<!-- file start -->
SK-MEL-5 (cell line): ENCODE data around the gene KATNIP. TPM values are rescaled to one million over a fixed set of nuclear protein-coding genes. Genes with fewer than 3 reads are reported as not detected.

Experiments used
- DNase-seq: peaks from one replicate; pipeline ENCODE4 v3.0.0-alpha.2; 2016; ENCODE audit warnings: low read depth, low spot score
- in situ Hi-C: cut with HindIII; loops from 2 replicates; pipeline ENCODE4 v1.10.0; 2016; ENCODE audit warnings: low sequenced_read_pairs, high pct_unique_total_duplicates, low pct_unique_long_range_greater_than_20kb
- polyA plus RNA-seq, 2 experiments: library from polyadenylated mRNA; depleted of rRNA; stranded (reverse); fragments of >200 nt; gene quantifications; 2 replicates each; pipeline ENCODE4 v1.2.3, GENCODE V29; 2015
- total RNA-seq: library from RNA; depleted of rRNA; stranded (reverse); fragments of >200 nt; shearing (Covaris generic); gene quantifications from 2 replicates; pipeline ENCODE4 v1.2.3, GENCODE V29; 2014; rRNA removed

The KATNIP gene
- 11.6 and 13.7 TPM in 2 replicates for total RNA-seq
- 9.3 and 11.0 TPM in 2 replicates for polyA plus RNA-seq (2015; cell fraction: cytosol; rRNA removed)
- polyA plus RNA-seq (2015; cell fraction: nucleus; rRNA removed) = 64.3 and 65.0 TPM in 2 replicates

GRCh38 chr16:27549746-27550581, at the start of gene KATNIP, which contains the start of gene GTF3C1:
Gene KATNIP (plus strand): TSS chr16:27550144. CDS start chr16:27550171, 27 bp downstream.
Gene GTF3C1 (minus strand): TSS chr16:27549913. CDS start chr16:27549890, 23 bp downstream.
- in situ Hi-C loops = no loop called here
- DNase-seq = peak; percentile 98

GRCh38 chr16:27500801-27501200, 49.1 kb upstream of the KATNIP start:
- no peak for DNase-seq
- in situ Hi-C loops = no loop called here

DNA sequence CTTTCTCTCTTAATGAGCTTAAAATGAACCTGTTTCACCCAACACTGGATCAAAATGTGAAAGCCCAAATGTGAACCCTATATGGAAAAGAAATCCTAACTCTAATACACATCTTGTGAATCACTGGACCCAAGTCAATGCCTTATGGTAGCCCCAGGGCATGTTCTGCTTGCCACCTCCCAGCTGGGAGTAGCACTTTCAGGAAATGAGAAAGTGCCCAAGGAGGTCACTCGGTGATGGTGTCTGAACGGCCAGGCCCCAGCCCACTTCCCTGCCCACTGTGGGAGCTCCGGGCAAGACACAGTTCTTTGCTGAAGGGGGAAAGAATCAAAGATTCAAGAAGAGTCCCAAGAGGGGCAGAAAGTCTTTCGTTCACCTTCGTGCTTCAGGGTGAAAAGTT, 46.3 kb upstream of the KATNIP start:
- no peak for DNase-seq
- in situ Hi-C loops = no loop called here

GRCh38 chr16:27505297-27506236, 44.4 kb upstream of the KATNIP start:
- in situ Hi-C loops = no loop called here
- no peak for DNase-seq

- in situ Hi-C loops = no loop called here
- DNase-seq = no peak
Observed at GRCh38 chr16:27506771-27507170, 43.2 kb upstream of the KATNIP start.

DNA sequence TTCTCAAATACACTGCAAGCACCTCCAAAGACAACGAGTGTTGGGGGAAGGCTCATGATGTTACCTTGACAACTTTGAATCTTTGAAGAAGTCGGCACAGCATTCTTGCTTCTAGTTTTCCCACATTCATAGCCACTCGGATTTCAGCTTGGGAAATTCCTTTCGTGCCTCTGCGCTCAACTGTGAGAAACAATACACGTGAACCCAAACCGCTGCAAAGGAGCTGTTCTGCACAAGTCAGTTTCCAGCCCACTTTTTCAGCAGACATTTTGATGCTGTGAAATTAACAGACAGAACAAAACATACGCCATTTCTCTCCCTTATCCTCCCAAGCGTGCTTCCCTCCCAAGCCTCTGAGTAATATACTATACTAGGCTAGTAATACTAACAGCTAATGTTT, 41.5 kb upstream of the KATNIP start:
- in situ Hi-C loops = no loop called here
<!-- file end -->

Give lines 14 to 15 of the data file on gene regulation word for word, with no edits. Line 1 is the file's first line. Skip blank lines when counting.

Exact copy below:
- in situ Hi-C loops = no loop called here
- DNase-seq = peak; percentile 98